Theme 3 – Accelerate vaccination: Vaccines are the best defense against COVID-19. Although the current pace of vaccination has increased steadily from the time it was introduced in India, it is still insufficient to mitigate the onset of the next wave. Bolstering the local production and distribution of COVID-19 vaccines is critical to reducing severe health outcomes and preventing the third COVID-19 wave. Therefore, accelerating the vaccination rate should be a top public health priority for averting the expected surge in COVID-19 hospitalizations and deaths.
Theme 4 – Stepping up NPIs: The COVID-19 pandemic has been associated with a high attack rate among household contacts. Therefore, nonpharmacological interventions including avoidance of mass gatherings, school closings, case isolation, contact tracing, and implementing infection prevention strategies in healthcare settings represent the cornerstone to halting transmission. Therefore, they are critical to achieving a 50% reduction in transmission, which correlates with a basic reproductive number lower or equal to one (R0 ≤ 1).
Theme 5 – Lives and livelihoods are both important: Very often, control measures adopted during pandemics can be highly damaging to vulnerable populations. The lockdown and quarantine measures adopted in India during the first wave of COVID-19 laid emphasis on saving lives. This adversely impacted the livelihoods of the poor and marginal groups (migrants) that were the worst hit by disease control efforts. However, after the first wave subsided and cases started rising sharply in March, 2021 indicating that there would be a second wave, the country continued to lay emphasis on livelihoods and did not impose any restrictions until it resulted in a huge surge. Rather than take polarized positions, it is important to emphasize that balancing both lives and livelihoods are important. Whenever the TPR starts rising, it is important to impose restrictions on activities in smaller geographic zones and avoid lockdown which is an extreme step.
Theme 6 – Allocation and management of resources: Allocation of resources for health is meager in most nations across the world. Pandemics when they occur are akin to any war. Indeed, they are wars of a different kind, “biological wars,” wherein we fight an unseen enemy, loose hundreds, thousand, and millions of lives. All governments pledge to allocate resources for health during a pandemic, but soon after it is over, our priorities go back to other sectors. Unless there is sustained investment in health budgets, we will again face a crisis in the next pandemic. Managing bed capacity at hospitals to treat severe cases, ensuring the availability of oxygen and essential drug in hospitals across secondary and tertiary healthcare facilities are some of the key learnings. Above all, the COVID 19 pandemic has also taught us several lessons in the management of the human resource. Work from home, and rotation of workforce especially in key sectors, such as healthcare, are some of the lessons that should not be forgotten. Looking ahead, we need to sustain all these activities we undertook during the second wave as all adults are unlikely to be immunized before the onset of the next wave. In addition, we need to prepare for a possible surgeon infections in children.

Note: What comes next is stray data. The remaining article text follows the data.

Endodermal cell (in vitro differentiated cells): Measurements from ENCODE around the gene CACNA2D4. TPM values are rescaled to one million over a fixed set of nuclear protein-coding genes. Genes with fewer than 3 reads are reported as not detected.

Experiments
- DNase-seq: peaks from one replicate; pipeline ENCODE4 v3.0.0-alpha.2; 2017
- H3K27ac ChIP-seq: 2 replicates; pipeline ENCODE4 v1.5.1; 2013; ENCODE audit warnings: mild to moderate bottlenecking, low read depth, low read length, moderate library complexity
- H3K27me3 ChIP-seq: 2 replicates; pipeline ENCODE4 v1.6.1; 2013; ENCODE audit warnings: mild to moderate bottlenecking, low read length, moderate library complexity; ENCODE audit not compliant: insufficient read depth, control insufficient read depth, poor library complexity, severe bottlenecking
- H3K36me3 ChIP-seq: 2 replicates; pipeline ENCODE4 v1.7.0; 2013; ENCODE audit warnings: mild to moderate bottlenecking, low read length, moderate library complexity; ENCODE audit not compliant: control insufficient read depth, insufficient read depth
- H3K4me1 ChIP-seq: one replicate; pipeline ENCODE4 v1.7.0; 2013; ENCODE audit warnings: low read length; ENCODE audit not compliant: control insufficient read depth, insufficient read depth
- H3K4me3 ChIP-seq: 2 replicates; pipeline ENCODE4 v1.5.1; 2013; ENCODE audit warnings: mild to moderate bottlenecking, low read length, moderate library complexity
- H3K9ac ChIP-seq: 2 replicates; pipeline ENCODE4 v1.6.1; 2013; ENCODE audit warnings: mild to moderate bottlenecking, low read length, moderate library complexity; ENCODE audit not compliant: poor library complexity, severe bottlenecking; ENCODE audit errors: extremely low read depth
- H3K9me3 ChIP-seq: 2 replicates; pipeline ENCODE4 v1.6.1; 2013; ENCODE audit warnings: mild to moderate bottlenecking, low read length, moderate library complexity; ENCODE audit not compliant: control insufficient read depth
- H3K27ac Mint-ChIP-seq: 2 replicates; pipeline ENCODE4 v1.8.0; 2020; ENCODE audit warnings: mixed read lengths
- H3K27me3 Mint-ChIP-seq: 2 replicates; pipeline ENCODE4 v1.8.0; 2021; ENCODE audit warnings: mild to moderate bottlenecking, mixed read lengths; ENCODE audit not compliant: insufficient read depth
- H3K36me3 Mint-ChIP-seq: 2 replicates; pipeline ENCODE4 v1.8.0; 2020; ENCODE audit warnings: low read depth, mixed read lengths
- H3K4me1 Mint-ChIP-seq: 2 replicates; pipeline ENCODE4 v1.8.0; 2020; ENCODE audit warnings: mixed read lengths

Theme 7 – Communication: A critical determinant that ensures the success of any intervention be it vaccination or NPIs is appropriate communication. While there is an overload of information from various print, electronic, visual, and social media during the current pandemic, a large part of it is not credible. All communication during a pandemic should be well balanced with facts and primarily directed at behavior change. It is therefore imperative that a robust communication strategy is developed that is directed at behavior change for subverting the third wave.